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A Stressful Learning Environment

Four healthcare workers stand talking at a hospital desk.

A Stressful Learning Environment

By Sue Byrne

The hospital environment can be intense for medical students. “Being in an acute-care setting, you will encounter shouting, temper tantrums, and rudeness,” Allison Ludwig, M.D., Einstein’s associate dean for student affairs, told the medical students assembled in Lubin Dining Hall as part of their Transition to Clerkship training. “It may not be directed at you. But it erodes the learning environment,” she said.

She cautioned students to not confuse being embarrassed with being mistreated. “On rounds, we go from the lowest up, which means the student speaks first” when giving a patient assessment, Dr. Ludwig said. This is meant to be a learning experience—not an exercise in humiliation. She noted that mistreatment, which can include public belittling, will not be tolerated at Einstein. “We have a zero-tolerance policy, and an ‘ombuds’ panel of faculty and students will confidentially investigate your complaint without risk of retaliation,” she said.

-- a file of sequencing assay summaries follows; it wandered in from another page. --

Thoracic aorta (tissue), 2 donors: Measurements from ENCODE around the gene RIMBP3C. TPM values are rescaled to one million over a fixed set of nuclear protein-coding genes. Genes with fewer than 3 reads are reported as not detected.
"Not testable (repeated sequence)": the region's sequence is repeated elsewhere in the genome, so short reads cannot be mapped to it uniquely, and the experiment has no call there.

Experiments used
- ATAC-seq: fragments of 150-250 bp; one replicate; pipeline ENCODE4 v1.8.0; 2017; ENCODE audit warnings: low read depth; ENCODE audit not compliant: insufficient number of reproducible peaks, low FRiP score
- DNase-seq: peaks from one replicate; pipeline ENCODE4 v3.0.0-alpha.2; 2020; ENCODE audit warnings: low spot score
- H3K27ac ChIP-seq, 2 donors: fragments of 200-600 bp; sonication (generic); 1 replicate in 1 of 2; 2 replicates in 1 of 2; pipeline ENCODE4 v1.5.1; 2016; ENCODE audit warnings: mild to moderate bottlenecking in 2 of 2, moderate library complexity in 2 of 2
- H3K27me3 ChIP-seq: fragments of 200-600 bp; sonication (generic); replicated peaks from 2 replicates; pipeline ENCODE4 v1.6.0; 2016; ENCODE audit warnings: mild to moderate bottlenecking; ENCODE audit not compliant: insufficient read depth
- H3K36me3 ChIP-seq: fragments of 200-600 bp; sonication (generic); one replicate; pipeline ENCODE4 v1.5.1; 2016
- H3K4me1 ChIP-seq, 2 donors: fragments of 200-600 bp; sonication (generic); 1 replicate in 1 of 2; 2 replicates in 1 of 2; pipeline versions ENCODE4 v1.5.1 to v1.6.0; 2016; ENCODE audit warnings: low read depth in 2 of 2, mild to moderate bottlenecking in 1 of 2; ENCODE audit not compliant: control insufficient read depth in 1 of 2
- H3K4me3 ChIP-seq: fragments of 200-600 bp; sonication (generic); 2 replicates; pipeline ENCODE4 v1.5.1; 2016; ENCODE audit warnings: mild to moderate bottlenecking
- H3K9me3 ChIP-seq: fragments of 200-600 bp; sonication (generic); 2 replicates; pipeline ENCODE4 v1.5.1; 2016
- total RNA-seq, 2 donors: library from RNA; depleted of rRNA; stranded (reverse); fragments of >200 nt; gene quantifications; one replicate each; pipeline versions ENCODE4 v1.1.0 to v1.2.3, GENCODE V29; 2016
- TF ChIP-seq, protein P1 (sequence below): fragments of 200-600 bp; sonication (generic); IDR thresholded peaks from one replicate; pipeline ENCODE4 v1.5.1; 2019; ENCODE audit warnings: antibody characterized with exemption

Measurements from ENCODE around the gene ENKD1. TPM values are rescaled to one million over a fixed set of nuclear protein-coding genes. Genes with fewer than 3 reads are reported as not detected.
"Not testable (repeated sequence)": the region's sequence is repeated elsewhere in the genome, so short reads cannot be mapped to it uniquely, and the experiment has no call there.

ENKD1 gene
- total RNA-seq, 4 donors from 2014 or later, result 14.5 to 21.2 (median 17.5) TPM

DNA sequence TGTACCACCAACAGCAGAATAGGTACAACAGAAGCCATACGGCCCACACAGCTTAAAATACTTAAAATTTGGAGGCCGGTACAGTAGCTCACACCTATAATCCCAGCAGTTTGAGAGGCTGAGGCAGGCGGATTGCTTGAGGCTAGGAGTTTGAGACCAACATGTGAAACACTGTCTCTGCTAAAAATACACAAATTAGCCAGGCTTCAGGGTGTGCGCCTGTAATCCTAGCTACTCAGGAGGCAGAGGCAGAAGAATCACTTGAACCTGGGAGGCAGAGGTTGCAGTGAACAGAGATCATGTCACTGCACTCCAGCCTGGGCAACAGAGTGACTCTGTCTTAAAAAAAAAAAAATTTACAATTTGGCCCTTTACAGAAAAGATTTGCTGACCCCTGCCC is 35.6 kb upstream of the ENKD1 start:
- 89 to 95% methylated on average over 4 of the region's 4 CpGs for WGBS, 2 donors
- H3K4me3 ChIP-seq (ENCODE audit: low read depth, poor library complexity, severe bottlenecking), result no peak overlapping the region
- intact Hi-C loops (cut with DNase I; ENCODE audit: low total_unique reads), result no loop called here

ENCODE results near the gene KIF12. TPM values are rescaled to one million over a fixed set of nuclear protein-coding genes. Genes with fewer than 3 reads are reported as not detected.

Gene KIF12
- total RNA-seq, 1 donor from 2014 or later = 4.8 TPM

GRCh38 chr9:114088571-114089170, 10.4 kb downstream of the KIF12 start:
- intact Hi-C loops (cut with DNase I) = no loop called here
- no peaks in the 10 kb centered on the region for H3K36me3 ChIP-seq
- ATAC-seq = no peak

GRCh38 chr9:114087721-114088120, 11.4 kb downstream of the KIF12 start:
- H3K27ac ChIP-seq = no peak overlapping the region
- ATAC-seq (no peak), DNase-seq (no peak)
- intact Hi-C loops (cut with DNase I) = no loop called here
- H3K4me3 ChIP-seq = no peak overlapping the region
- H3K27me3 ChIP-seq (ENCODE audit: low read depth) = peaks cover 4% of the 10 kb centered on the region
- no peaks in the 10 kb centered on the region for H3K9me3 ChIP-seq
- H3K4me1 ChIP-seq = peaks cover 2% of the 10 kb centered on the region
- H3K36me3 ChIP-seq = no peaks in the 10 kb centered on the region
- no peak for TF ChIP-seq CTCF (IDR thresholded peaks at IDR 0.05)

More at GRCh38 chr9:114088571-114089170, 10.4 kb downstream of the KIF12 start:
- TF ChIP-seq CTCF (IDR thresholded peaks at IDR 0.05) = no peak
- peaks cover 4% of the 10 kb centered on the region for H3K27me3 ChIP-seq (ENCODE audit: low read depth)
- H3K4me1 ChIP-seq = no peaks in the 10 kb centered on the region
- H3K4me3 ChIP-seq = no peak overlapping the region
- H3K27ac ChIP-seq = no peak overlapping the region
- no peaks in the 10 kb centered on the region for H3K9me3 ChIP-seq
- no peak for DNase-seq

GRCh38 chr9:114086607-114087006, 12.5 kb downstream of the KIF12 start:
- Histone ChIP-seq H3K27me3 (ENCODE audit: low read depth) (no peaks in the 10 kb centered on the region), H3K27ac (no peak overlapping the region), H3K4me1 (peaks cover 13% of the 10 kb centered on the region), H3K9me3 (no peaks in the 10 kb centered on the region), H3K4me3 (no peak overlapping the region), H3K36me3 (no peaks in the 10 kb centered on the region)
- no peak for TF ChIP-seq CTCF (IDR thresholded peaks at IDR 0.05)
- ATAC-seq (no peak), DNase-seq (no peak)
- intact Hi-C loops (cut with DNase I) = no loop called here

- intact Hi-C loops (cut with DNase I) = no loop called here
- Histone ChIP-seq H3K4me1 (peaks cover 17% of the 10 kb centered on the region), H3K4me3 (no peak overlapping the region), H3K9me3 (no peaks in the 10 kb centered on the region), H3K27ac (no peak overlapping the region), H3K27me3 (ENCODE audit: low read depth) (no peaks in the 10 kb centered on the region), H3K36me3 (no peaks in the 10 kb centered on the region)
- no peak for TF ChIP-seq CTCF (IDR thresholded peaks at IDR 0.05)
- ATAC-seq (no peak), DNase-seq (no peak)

Dr. Ludwig offered other advice to the third-years:

  • Use your time wisely during clerkships. “At the end of the day, ask ‘Is there anything else I can do today?’ If the answer is no, then you should leave. You don’t get bonus points for staying when the work is done, so ask to be dismissed.”
  • Advocate for yourself. “Part of a strategy for maintaining work-life balance is being proactive,” she said. “You’re entitled to a doctor’s appointment or a sick day. And inform people as soon as you know that you have an important function you have to attend.”
  • Seek out Einstein’s mental-health resources if needed. The new Student Mental Health Center in the Van Etten Building is set up with staff trained to help with such issues as stress, anxiety, and depression. “You can be more effective in caring for others when you attend to your own well-being first,” she said.

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